Founded in 2005, YouTube quickly became all the rage for on-demand content. Its positive reception led it to be acquired by Google a year later, and once YouTube was integrated with Google AdSense, loads of advertisers flocked to the emerging channel.
YouTube had and continues to have great success.
One of YouTube’s largest content segments remains the "Let's Play" format. Since 2007, content creators set up a camera on themselves, along with a microphone, overlaid onto a video game playthrough.
Viewers were attracted to the organic nature of the gameplay, exposing them to games they were interested in, the reactions of the content creators, and more. Currently, YouTube's second-largest content creator with approximately 102 million subscribers, PewDiePie, is devoted almost entirely to these “Let’s Plays.”
Also in 2007, Justin.tv launched -- a visionary project by a guy who broadcast his life live 24/7. The original idea, which quickly became overwhelming for Justin, evolved into a fully fledged live, and free to use, content hub for loads of creators. In this case, they became known as “streamers,” people who would broadcast live content.
In the end, the convergence between YouTube's highly popular “Let’s Play” video game channels and the live attraction of Justin.tv's streamers led to the mass popularity and launch of Twitch.
What started as an offshoot of Justin.tv's gaming category quickly overtook its foundational platform. By 2013, Twitch had 43 million monthly active users (globally). In May 2014, Google preliminarily reached a deal to acquire Twitch through YouTube, but due to anti-trust issues, was vetoed.
In August 2014, Justin.tv shut down in favor of focusing on Twitch exclusively. In the same month, Amazon acquired Twitch.
In order to combat Twitch's success, YouTube launched YouTube Gaming in 2015, a separate portal for all things gaming related -- with both live streaming and on-demand video - from YouTube.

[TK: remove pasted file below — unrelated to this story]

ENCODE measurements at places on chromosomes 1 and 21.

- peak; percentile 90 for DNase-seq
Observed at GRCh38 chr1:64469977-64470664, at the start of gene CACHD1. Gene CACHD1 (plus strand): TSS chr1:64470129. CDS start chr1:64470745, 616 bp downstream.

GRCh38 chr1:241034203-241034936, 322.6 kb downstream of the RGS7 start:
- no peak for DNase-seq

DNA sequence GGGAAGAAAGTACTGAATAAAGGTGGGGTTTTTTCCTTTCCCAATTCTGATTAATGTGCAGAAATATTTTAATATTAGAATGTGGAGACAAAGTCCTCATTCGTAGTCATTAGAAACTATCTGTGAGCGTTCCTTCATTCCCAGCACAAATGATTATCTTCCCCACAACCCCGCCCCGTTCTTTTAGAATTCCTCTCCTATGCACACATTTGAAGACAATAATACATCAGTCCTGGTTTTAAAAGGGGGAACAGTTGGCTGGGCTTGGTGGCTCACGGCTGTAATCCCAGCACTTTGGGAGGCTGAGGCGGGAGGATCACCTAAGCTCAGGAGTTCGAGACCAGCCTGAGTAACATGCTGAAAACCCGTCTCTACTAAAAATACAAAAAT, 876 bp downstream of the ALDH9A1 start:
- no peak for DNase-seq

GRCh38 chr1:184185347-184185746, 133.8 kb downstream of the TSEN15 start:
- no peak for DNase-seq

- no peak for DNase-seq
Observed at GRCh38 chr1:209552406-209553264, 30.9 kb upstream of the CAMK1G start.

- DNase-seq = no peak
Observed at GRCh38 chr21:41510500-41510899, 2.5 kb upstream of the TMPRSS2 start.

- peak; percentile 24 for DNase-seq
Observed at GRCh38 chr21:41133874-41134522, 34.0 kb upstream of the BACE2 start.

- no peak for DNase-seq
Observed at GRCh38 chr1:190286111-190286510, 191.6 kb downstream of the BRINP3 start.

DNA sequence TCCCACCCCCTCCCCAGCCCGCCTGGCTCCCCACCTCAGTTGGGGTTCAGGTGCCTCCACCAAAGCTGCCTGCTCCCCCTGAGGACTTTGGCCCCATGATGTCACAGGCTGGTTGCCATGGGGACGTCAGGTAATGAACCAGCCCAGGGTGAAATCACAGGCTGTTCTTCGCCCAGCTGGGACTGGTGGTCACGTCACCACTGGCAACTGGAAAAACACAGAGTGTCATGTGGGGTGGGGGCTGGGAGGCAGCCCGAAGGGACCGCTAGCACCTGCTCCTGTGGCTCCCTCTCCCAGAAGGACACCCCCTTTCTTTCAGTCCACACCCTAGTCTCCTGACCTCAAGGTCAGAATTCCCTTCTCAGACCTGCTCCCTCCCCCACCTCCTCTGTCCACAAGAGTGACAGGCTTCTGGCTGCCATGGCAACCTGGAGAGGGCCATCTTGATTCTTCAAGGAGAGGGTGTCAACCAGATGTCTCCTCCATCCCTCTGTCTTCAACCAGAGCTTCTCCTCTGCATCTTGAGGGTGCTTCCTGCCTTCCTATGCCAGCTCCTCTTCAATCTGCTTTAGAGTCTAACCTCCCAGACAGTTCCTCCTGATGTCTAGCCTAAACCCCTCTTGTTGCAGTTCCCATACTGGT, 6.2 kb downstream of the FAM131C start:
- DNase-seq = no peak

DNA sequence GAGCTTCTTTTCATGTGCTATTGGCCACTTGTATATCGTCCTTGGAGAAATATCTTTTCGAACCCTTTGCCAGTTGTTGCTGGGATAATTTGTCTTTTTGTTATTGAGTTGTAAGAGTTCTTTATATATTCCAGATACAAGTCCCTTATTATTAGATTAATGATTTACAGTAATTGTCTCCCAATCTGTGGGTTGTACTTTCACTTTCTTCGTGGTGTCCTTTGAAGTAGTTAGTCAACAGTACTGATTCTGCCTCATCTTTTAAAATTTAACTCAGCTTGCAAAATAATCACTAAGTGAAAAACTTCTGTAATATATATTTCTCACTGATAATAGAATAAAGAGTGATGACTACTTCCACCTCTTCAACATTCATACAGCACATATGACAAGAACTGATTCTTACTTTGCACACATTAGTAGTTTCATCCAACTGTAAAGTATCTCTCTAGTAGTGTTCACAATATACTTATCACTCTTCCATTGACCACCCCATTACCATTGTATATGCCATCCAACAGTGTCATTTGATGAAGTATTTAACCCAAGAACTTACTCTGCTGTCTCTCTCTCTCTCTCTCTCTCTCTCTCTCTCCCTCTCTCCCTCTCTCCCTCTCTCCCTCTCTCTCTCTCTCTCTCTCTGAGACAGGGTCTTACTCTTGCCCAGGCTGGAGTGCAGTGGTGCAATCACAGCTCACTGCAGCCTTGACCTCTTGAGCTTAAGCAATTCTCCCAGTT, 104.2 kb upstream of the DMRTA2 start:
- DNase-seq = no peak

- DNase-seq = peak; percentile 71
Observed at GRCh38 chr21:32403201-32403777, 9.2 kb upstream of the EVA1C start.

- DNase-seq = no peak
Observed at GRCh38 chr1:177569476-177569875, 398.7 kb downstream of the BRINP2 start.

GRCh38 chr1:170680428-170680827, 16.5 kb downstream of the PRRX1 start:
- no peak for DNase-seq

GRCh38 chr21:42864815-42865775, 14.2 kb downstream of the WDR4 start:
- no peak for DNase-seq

At the time, gaming content made up around 15% of YouTube's total content, and around 500 hours of content are uploaded to the site every minute, representing a sizable chunk of one vertical. In 2018, YouTube placed the separate portal back inside its original portal (from youtubegaming.com to youtube.com/gaming, for clarification), but maintained tracking of the separation of the verticals.
Now, in 2020, Twitch has finally overtaken one of its precursors. For the year of 2019, Twitch brought in more revenue than YouTube Gaming (aka, monetization of its gaming content), $1.54bn compared to $1.46bn, respectively.
Yes, Twitch runs more directly off of paid services (half of every Twitch subscriber's $5 payment goes directly to Twitch), but despite having a much smaller global market (73% of the U.S. uses YouTube, which makes up only 16% of YouTube's global audience), Twitch has managed to overtake YouTube’s gaming-related revenue.
Since YouTube is the forefather of gaming content and has a much larger global presence than Twitch, to me this signals the continued appeal and domination of live gaming as a mainstream form of entertainment.
Twitch has been, and continues to be, the hub for live gaming content -- and its revenues suggest that more and more gaming content viewers prefer the live experience to the mix of on0demand and live that YouTube brings.
People are tuning in to Twitch, but they are also willing to pay for premium live content, and time spent on Twitch vastly outweighs people's YouTube Gaming engagement.
In 2019, viewers watched close to 10 billion hours of live gaming content on Twitch, compared to only 3 billion hours of live gaming-related content viewing on YouTube. However, when you factor in YouTube's on-demand video, viewers watched 50 billion hours of gaming content viewed in 2019.
Despite the massive overall disparity between time spent on Twitch and YouTube's gaming content, Twitch still pulled in more revenue.
Whether competitive esports, professional streamers, or even traditional sports like "Thursday Night Football" that are utilizing Twitch for its live engaging live platform, Twitch's infectious formula for viewer engagement and content creation has overtaken one of the new-age digital titans, and is certain to continue to grow.
And yet, as I happily give praise to Twitch and continue to appreciate YouTube as the titan that it is, I wonder what the heck Facebook is doing in the midst of all this.
Amazon, Google, Apple, Microsoft, and Facebook are constantly brought up in the same world-domination conversations regardless of the entertainment vertical. When it comes to gaming entertainment, Amazon's got Twitch, Google's got YouTube Gaming, Microsoft's got Mixer, Apple is working on its “Apple Arcade” in the mobile arena, and Facebook's recent effort -- “Facebook Gaming” -- launched in 2018.
Despite a few exclusive streamer contracts, bringing talent over to Facebook Gaming, I'm not really sure what Facebook's long game is.
The platform doesn't seem to be uniquely appealing in any way, and the content is only unique if you look at the exclusive streamers that it is currently acquiring.
As Twitch and YouTube vie for power, Facebook seems to be, well, doing not much to keep its major seat at the table. Only time will tell.